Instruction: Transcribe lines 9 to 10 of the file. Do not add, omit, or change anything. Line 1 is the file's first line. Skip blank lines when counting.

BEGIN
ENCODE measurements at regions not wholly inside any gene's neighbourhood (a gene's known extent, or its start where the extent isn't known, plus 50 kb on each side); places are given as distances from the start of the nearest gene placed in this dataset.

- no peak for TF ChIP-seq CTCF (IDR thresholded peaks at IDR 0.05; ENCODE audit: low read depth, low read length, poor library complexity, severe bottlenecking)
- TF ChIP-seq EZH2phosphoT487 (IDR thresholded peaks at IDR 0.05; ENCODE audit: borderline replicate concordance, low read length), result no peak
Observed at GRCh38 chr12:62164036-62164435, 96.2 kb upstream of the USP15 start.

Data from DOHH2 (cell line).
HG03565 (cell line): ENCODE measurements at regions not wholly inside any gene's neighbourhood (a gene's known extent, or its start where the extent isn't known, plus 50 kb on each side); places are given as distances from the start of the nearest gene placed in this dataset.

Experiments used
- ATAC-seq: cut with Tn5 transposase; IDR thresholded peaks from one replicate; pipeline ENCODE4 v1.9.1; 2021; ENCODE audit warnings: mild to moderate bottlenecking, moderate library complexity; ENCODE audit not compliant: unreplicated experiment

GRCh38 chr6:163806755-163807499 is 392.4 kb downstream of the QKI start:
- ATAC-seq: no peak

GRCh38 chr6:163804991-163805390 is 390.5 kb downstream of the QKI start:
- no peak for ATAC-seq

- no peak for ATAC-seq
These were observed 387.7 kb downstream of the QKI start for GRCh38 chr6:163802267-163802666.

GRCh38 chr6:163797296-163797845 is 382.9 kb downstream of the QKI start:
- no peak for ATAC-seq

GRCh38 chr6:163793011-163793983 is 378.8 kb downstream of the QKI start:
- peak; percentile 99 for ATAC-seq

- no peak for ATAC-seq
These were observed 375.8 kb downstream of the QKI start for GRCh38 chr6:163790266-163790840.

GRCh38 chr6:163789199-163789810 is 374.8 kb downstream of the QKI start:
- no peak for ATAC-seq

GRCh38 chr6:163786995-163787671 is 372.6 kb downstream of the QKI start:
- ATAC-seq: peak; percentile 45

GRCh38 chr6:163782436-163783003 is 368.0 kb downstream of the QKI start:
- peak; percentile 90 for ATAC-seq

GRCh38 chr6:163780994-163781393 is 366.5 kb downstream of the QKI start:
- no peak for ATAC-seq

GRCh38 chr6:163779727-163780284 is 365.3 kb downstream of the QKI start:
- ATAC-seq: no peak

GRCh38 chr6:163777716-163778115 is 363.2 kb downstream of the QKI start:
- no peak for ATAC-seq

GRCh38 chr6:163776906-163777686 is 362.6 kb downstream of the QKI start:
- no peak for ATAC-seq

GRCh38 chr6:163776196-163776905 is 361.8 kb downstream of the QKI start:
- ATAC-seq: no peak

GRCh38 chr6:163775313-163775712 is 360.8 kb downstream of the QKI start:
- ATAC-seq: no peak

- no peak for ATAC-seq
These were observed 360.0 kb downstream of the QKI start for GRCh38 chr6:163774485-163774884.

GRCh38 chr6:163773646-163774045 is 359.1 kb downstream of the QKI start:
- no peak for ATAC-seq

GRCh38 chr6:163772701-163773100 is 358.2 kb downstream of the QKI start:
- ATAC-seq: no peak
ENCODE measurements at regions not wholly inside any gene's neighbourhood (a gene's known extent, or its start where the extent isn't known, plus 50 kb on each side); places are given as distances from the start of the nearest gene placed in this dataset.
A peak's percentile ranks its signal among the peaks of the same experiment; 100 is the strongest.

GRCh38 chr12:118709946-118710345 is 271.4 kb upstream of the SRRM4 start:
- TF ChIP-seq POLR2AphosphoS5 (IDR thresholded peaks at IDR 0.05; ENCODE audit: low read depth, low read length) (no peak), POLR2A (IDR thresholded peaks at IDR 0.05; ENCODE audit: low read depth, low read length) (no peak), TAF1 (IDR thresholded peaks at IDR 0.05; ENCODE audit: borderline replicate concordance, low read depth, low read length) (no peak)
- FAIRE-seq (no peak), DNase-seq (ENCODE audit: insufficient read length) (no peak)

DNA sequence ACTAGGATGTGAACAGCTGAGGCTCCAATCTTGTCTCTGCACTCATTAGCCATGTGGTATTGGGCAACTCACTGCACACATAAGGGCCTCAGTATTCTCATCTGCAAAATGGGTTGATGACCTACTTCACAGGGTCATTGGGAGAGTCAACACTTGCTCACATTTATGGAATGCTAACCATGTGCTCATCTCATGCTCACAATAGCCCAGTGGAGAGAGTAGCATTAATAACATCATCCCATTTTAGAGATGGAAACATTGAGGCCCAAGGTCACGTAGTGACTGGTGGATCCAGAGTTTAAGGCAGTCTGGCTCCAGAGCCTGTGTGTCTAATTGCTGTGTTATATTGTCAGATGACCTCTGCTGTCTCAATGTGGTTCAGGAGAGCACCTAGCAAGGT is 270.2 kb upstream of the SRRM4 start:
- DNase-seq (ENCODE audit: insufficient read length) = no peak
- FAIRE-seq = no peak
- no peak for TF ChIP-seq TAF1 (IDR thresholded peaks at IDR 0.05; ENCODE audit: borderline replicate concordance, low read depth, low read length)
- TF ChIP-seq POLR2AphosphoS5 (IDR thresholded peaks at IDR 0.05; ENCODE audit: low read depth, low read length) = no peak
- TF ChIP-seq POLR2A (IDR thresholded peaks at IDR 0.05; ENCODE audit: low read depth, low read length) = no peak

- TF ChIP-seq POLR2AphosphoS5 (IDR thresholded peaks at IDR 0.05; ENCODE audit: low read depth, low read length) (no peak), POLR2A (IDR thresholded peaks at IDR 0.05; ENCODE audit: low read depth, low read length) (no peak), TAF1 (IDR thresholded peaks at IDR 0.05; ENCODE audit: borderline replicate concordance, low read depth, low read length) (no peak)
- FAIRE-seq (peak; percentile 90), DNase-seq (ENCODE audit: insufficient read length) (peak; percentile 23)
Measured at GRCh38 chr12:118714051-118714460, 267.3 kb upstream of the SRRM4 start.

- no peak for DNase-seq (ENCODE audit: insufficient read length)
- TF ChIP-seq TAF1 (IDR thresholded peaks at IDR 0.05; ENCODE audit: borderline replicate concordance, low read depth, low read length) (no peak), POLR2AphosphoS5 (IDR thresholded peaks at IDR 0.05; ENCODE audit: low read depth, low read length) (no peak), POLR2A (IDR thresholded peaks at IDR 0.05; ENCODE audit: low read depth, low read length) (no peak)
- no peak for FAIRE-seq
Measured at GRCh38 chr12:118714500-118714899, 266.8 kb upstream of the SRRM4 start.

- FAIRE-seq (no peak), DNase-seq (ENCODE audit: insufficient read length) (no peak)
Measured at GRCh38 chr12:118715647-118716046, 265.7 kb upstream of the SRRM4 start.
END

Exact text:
GRCh38 chr6:163806755-163807499 is 392.4 kb downstream of the QKI start:
- ATAC-seq: no peak